Older Australians abandoned in mental health reform
The Royal Australian and New Zealand College of Psychiatrists was disappointed to read The Roadmap for National Mental Health Reform 2012-2022 released by the Council of Australian Governments.
Older people are only mentioned ONCE in this 48 page document outlining mental health reform, despite being the fastest growing part of the population, with their own special needs related to mental illness' says Dr Roderick McKay, Chair of the Faculty of Psychiatry of Old Age.
‘Australians are now living longer than ever, and our population as a whole is ageing. However we are not appreciating the importance of preparing our society to meet the needs of these people, and we are not valuing their needs and contributions.
‘Despite stating a commitment to an ‘across lifespan approach’ older people are largely ignored in this document. Only one, out of 45 strategies, even specifically mentions them – and this is the only mention in the report.
‘There are no ‘preliminary performance indicators’ related to older people’s mental health, and the mental health of people aged 65 or older is explicitly excluded from other measurements of indicators of success. What message does this send except that the mental health of older Australians is not important?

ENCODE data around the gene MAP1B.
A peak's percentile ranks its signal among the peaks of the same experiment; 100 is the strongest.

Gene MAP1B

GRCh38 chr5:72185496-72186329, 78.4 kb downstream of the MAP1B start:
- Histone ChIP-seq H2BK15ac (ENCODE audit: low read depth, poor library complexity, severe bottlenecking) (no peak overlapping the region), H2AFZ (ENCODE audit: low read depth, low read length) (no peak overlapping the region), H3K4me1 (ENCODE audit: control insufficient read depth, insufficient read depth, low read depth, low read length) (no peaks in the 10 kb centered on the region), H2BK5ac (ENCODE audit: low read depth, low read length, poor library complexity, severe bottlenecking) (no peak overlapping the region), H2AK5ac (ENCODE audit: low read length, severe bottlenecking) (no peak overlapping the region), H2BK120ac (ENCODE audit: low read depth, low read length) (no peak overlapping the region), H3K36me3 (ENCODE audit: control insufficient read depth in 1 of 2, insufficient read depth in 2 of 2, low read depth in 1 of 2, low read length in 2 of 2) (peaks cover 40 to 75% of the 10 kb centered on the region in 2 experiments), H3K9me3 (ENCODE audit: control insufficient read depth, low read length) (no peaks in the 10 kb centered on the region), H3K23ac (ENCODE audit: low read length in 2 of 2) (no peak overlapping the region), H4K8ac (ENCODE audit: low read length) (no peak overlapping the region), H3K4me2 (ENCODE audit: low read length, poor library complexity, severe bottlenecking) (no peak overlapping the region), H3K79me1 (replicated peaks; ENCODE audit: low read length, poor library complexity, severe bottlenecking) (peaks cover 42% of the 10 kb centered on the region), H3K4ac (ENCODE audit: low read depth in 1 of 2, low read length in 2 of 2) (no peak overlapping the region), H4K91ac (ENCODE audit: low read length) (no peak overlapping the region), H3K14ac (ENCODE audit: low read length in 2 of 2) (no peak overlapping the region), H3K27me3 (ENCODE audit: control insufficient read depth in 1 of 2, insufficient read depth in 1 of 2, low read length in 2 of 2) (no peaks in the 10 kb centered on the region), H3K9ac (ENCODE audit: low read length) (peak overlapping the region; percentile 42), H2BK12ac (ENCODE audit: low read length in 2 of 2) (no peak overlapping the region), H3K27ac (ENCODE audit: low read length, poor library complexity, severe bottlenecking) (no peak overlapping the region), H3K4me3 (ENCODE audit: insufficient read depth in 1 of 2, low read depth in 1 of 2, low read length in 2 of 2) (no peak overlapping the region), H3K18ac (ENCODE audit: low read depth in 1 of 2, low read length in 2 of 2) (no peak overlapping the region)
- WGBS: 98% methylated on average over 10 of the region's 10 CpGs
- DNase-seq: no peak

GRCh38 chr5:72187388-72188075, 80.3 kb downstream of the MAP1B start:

‘Even worse is that in a welcome inclusion of whole-of-government representation on the proposed Working Group on Mental Health Reform; the portfolio of Aging is excluded from the Expert Reference Group. This would seem to cement the fear that it may be too late to prevent a decline in mental health care for older people.
The Faculty strongly recommends that:
- The Working Group on Mental Health Reform include representation from the portfolio of Aging
- The Roadmap Progress Reports include reporting of progress for older people on all possible indicators
- The promised successor to the Fourth National Mental Health Plan explicitly includes actions to improve all aspects of mental health and mental health care for older Australians
‘We should be a society that expects people to age wisely, recognises the ongoing contribution of older people and is quick to provide support when it is required’ said Dr McKay.
Article Date: 27/12/2012
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